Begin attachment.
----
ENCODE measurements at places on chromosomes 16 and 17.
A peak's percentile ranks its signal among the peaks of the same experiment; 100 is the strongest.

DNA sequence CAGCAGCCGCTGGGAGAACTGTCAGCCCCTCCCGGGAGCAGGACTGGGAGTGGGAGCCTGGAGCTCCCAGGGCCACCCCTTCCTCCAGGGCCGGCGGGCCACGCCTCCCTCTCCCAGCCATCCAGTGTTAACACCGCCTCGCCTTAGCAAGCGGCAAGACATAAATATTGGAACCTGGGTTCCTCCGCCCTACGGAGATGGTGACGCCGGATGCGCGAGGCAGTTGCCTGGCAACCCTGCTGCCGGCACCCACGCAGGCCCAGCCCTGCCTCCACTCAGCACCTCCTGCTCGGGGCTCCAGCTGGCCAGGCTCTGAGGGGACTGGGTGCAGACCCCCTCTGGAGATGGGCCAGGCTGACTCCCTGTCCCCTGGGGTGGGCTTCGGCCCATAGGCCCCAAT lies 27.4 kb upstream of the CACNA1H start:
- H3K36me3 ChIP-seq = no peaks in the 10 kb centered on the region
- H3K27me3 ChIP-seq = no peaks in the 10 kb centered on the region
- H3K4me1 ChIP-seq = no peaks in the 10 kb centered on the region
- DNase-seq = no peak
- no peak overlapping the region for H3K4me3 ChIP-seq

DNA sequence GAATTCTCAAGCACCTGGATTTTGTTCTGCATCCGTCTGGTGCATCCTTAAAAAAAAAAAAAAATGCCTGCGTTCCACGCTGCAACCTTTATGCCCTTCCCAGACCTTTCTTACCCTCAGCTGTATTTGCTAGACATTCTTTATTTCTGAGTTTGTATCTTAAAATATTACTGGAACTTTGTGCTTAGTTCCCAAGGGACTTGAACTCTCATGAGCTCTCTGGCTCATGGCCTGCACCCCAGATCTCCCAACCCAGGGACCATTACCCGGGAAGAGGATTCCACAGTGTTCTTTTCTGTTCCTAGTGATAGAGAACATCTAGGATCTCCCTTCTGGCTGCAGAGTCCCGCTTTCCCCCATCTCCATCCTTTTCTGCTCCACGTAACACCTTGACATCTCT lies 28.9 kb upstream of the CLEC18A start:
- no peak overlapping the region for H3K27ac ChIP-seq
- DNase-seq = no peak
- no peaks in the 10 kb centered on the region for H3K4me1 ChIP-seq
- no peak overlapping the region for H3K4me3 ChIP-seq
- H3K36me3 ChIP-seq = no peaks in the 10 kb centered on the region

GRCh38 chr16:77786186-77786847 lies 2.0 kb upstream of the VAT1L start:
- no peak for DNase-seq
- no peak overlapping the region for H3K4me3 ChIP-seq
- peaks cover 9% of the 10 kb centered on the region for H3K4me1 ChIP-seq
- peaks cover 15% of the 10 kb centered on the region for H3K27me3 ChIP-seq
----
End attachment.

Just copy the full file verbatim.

ENCODE measurements at places on chromosomes 16 and 17.
A peak's percentile ranks its signal among the peaks of the same experiment; 100 is the strongest.

DNA sequence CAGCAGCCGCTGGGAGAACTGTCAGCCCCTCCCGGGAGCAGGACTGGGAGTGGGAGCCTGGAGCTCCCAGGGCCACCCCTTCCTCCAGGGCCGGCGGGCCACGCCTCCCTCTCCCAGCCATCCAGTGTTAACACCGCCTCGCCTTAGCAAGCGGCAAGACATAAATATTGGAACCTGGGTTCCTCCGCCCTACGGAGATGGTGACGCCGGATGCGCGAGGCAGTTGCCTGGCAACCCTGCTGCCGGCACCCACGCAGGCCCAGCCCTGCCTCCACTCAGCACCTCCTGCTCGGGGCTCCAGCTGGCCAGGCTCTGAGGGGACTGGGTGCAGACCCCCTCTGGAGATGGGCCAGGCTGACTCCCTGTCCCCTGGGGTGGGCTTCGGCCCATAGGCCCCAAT lies 27.4 kb upstream of the CACNA1H start:
- H3K36me3 ChIP-seq = no peaks in the 10 kb centered on the region
- H3K27me3 ChIP-seq = no peaks in the 10 kb centered on the region
- H3K4me1 ChIP-seq = no peaks in the 10 kb centered on the region
- DNase-seq = no peak
- no peak overlapping the region for H3K4me3 ChIP-seq

DNA sequence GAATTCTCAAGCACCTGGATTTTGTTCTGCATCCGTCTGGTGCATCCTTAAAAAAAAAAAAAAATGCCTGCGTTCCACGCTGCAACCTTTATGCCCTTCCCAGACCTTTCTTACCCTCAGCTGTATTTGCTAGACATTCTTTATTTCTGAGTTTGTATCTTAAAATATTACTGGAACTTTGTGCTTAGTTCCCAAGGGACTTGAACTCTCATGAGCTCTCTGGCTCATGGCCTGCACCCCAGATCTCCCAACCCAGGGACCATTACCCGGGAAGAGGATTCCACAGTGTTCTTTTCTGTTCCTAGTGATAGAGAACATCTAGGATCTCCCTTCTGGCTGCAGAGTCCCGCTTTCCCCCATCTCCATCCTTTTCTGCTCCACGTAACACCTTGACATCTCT lies 28.9 kb upstream of the CLEC18A start:
- no peak overlapping the region for H3K27ac ChIP-seq
- DNase-seq = no peak
- no peaks in the 10 kb centered on the region for H3K4me1 ChIP-seq
- no peak overlapping the region for H3K4me3 ChIP-seq
- H3K36me3 ChIP-seq = no peaks in the 10 kb centered on the region

GRCh38 chr16:77786186-77786847 lies 2.0 kb upstream of the VAT1L start:
- no peak for DNase-seq
- no peak overlapping the region for H3K4me3 ChIP-seq
- peaks cover 9% of the 10 kb centered on the region for H3K4me1 ChIP-seq
- peaks cover 15% of the 10 kb centered on the region for H3K27me3 ChIP-seq